There’s something extremely validating in watching two teenage boys be vulnerable and embrace each other without fear or shame in Heartstopper. It’s groundbreaking in fact, even now in 2023. I’ve seen plenty of gay kisses and gay sex scenes in my time, but never have I seen a simple hug celebrated with such unabashed joy on screen.
“Shows like the L word gave me my first dose of feeling like there might be a happy adult life for me as a queer person,” says Zoë, a super fan aged 27. “But I couldn’t exactly relate to the women having complicated relationships and casual sex. I was fifteen. I was secretly holding hands with friends at sleepovers and reading way too much into how long the hug with the girl I fancied lasted.”
“When I watched Heartstopper at twenty-six, I was transported right back to that moment; butterflies and anxious hope. It showed me something I never saw at the time: my own life. People like me, falling in love and figuring out their sexuality between the form room and the locker room.”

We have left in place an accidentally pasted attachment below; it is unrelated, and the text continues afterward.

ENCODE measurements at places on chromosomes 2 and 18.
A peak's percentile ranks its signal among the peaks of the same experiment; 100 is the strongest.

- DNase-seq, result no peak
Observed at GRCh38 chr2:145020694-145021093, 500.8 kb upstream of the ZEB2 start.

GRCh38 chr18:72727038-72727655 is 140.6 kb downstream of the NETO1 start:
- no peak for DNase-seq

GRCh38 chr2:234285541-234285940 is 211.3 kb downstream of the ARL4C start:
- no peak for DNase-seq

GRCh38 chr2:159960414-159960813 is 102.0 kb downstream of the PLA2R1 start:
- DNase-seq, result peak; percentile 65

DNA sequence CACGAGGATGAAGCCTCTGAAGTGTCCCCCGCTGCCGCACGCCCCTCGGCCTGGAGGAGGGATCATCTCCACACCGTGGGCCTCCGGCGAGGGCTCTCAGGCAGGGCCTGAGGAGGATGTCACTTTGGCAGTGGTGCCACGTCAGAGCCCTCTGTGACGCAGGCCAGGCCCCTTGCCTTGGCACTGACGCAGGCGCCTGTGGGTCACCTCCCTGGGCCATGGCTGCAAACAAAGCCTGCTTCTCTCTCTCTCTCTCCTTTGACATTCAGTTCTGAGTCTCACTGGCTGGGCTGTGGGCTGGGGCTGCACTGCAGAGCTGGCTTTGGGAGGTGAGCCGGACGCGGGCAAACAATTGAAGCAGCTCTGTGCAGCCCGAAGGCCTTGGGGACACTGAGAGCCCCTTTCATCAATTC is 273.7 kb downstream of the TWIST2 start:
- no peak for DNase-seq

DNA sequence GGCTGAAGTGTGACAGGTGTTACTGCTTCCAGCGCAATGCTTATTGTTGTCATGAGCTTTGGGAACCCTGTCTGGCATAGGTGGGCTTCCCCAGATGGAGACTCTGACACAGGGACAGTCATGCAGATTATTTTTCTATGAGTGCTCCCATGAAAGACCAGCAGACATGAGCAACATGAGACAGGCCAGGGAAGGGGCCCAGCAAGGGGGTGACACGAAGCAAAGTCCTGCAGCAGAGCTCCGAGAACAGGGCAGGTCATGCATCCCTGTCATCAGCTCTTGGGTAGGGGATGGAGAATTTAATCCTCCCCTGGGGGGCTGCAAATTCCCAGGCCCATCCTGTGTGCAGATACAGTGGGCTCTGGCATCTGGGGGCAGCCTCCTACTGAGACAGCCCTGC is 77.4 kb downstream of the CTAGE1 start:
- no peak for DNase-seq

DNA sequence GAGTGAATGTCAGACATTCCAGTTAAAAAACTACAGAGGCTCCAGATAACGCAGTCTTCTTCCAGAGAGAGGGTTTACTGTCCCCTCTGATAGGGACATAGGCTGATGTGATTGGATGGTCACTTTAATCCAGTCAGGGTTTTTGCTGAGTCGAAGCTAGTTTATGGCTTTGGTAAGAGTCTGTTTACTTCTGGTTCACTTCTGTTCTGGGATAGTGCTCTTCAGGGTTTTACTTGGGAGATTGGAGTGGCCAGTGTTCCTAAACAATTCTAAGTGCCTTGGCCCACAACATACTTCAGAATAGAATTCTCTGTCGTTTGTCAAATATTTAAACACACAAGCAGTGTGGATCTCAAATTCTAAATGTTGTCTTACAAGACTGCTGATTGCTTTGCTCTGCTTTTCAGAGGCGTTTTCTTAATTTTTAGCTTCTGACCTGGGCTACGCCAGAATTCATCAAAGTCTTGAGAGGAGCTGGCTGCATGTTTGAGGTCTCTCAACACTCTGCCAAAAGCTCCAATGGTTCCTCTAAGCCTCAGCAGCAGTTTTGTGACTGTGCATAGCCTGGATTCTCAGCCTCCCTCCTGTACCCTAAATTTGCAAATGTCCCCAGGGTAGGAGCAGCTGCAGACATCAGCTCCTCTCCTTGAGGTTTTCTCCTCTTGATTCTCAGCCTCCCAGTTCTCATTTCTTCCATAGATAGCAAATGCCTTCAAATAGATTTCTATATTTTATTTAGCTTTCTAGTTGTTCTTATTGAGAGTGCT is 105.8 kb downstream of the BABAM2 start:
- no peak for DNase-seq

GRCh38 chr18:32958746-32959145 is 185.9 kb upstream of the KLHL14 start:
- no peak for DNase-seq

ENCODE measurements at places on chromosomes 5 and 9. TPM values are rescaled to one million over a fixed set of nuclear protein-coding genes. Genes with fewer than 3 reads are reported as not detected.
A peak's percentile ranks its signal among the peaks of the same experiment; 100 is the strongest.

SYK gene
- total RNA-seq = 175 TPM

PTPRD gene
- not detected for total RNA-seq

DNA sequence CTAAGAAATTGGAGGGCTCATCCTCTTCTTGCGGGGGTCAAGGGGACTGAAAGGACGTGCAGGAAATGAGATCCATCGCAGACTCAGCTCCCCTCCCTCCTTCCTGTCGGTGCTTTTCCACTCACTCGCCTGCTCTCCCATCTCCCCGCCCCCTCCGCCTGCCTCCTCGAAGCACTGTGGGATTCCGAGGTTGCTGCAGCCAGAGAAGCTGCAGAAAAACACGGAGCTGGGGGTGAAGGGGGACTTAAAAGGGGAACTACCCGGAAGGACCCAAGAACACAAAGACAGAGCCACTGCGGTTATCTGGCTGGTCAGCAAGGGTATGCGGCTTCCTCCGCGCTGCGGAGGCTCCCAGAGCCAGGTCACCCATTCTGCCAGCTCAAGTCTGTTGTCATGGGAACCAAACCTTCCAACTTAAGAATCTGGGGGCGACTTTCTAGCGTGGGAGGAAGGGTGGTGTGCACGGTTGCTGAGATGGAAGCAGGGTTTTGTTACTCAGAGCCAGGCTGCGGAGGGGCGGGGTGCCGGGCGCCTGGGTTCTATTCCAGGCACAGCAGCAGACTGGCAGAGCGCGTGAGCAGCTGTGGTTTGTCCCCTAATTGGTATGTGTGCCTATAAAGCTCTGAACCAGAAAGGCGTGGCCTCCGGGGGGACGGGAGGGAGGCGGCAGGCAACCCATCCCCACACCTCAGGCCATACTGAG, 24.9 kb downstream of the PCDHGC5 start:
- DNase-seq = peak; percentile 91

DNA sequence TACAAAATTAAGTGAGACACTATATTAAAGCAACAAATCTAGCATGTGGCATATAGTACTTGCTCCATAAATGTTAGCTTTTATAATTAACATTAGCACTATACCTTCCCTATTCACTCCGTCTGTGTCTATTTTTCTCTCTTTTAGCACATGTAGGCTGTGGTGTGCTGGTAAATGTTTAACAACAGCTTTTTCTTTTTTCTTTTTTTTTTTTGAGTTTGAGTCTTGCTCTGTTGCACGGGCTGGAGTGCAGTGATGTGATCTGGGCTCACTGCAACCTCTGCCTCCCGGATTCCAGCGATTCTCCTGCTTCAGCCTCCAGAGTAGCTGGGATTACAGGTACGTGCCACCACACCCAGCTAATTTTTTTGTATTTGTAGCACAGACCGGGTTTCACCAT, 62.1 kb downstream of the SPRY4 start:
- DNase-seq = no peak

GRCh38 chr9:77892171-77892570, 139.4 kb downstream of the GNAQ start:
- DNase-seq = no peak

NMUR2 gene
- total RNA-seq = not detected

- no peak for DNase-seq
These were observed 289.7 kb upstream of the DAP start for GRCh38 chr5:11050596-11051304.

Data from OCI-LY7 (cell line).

“I watched the first season three times in the week it came out, feeling a connection to it that I didn’t really understand; a mixture of nostalgia for my school years, affection for this wholesome depiction of queer love, and grief that I didn’t get the chance to experience things the way the characters did. My bisexuality was something that scared me; in part because I wasn’t ready for the hyper-sexualised version of it I saw in the culture around me. I needed someone to capture exactly what Heartstopper does: the epic feeling of falling in love from a hug.”